I continue to follow closely the developments in Greece, as the new Syriza government led by Alexis Tsipras positions itself relative to the European Union. Clearly, the European Union’s current disposition is at stake, as this most serious electoral threat to European financial stability unfolds.
It was fascinating for me to watch the BBC Hardtalk reporter aggressively question Pierre Muscovici, the European Union Commissioner for Economic and Financial Affairs, as he, with diplomatic sangfroid, states that the results of a democratic election in Greece grounded in a desire to renegotiate debts can be respected, even as he avers that the current Greek government must act in “respect of the rules and commitments” made previously in the name of the Greek state. The BBC interviewer quite rightly disrupts Moscovici’s effort to make what seems to be a fantastical view that there can be no “loss” for anyone while acting both according to the new Syriza government’s campaign promises of writing off some portion of Greek debt in renegotiations and according to those previous “rules and commitments,” about which you can read in the article version of this interview excerpt.
The crisis created by Syriza campaigning about writing off some (or even all) debt is proving to be a very interesting field for pressures placed on notions of political identity. In the Hardtalk interview, Moscovici uses language that is especially interesting in terms of political geography. In stating that “we always defend the integrity of the Eurozone,” Moscovici speaks of the European Union as if it were a single territorial unit, though he is clearly talking about it in much more amorphous terms as a set of centralized policy-making bodies, the rules according to which they operate, and the decisions that have produced constraints within which they operate. The fact that non-EU entities are involved in any discussion of Greek debt (the International Monetary Fund, for example) means that the concept of EU “integrity” is really about a list of discrete states who agree to abide by agreements in the global sphere of current capitalism. Intriguingly, Tsipras, who campaigned on Greek voters’ anxiety that their national integrity had been compromised by participation in the European Union, are drawing competing lines in this still live change of government.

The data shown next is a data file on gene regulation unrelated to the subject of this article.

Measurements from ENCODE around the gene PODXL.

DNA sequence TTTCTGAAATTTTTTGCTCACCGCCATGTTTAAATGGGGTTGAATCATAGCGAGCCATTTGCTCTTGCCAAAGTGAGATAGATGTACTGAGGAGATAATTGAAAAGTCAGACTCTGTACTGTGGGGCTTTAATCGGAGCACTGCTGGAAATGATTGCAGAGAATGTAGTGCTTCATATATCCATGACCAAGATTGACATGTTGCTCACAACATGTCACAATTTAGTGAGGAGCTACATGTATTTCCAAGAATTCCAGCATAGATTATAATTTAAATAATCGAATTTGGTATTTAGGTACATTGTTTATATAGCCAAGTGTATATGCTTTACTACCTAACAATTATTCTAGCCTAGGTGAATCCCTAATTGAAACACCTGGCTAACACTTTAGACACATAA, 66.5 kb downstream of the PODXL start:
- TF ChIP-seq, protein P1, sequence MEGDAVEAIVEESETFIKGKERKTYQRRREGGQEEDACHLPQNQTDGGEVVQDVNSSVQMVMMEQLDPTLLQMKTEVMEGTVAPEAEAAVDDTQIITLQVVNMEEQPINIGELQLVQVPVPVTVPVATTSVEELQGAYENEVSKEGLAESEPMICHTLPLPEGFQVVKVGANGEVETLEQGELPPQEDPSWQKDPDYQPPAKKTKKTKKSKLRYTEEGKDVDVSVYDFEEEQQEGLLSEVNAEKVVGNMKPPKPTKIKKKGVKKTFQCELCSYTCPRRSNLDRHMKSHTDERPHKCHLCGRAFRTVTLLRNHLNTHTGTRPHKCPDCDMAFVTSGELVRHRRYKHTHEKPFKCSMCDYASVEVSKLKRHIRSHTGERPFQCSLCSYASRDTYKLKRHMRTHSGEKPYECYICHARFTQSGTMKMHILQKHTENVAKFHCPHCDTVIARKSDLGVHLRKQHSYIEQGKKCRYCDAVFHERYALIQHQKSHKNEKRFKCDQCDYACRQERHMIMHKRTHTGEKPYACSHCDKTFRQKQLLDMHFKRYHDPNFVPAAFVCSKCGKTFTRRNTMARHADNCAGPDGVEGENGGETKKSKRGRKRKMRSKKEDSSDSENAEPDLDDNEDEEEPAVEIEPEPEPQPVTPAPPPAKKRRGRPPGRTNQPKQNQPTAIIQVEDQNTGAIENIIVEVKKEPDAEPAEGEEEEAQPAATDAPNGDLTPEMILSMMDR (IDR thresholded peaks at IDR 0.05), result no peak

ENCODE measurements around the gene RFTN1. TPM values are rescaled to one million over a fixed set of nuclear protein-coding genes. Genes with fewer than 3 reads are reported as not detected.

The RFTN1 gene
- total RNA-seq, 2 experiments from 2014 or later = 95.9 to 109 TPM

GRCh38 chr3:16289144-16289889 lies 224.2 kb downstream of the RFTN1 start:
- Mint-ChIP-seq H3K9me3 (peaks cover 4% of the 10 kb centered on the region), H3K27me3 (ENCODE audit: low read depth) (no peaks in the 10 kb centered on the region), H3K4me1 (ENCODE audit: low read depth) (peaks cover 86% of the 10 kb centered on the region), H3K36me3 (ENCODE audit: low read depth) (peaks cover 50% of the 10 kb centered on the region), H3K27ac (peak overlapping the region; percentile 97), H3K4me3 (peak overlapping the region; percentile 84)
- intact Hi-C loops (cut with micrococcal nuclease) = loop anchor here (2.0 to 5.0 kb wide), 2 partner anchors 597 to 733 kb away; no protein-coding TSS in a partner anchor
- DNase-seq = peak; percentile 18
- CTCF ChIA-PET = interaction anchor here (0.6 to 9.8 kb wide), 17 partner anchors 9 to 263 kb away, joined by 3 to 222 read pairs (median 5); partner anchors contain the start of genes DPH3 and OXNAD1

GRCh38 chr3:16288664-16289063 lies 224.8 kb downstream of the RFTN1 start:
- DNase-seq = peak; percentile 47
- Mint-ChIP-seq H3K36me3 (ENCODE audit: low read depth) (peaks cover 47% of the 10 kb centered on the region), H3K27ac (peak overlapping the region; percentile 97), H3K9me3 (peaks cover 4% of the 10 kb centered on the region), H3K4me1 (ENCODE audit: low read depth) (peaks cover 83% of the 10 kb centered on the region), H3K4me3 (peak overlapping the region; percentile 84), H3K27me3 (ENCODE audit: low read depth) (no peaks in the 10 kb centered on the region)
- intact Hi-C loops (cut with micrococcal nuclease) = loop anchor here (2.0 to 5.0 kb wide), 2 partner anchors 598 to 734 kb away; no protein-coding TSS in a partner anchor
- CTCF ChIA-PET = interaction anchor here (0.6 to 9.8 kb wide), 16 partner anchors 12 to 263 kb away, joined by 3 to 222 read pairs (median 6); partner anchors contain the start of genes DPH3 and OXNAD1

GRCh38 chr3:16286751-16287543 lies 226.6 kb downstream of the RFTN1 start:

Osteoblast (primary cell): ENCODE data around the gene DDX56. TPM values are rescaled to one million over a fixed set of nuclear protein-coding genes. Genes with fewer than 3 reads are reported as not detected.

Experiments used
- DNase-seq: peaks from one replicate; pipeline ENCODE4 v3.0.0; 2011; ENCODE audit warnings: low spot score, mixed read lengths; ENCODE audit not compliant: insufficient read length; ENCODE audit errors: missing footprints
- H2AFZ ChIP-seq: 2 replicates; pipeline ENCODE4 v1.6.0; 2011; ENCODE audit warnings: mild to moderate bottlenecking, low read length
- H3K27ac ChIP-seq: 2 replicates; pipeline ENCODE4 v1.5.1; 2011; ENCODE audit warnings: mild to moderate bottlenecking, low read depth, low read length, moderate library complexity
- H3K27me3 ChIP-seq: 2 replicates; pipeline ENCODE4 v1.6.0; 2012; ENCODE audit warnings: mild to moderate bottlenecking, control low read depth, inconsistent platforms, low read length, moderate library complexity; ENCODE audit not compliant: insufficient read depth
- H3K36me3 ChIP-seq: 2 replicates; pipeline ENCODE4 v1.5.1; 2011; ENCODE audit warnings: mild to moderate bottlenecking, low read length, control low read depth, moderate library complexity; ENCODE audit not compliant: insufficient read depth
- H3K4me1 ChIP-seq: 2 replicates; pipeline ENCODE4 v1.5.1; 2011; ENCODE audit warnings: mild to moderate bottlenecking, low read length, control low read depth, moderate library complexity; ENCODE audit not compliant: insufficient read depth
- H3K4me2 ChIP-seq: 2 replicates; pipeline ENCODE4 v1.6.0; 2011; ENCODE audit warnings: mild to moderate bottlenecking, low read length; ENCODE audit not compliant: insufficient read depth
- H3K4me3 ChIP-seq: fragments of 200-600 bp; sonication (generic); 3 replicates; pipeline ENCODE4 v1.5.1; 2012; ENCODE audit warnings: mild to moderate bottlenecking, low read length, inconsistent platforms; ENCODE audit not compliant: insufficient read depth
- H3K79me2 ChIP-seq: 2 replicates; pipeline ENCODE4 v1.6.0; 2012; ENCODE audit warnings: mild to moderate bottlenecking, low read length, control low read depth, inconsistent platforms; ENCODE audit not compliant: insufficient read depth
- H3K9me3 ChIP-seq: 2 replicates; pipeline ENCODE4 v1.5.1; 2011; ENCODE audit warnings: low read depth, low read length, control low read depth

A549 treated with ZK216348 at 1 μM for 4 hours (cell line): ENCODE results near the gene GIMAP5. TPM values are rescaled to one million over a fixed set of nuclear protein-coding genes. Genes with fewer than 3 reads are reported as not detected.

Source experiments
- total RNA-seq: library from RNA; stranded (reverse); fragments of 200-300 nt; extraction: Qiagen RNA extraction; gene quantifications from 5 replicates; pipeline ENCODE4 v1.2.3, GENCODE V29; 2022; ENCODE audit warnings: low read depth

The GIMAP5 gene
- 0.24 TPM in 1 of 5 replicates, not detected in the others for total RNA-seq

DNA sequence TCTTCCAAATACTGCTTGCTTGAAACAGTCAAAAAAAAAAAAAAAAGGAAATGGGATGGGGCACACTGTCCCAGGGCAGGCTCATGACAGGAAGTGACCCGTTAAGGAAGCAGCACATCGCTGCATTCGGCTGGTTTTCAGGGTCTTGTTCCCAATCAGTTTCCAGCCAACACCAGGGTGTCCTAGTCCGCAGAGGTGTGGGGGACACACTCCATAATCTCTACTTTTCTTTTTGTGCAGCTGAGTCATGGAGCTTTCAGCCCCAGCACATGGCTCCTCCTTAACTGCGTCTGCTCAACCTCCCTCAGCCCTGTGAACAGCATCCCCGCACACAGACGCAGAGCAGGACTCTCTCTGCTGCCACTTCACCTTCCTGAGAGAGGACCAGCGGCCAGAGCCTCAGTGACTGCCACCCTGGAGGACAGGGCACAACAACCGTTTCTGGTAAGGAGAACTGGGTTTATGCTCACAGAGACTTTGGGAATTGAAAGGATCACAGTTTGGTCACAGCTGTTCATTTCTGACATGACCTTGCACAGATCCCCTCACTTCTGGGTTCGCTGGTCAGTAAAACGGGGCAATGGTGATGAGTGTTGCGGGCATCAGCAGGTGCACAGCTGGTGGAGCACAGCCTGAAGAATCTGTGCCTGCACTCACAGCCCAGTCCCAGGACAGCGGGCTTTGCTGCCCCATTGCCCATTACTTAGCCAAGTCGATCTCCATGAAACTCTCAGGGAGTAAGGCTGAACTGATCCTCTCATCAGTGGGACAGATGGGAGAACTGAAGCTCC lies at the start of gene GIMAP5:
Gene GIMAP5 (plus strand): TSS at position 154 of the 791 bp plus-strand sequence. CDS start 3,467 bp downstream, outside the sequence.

The nationalist rhetoric that fueled the Syriza election makes it unlikely that coolness and a deliberative, collaborative spirit will be the order of the day: Tsipras, after all, campaigned on the view that a Syriza-led government would mean that “national humiliation will be over,” and that electing Syriza “might be the last chance for Greece”: Such nationalist sentiment would be hard to walk back entirely when negotiating with Greece’s wary European Union negotiators speaking on behalf of very powerful creditors.
In her CNBC article, Catherine Boyle asks the fascinating question, “Will Syriza or Its Creditors Blink First?” As I continue to watch this situation unfold, I am most interested in seeing how each of these sides imagines the very entities they represent, since the current state of national needs versus a virtually alien, federalized entity will not seem to allow much compromise at all. It will be interesting to see the integrity of each formulation mutate, rendered fluid by the necessities of economic union in a Europe that remains divided by the inexorable logic of national difference.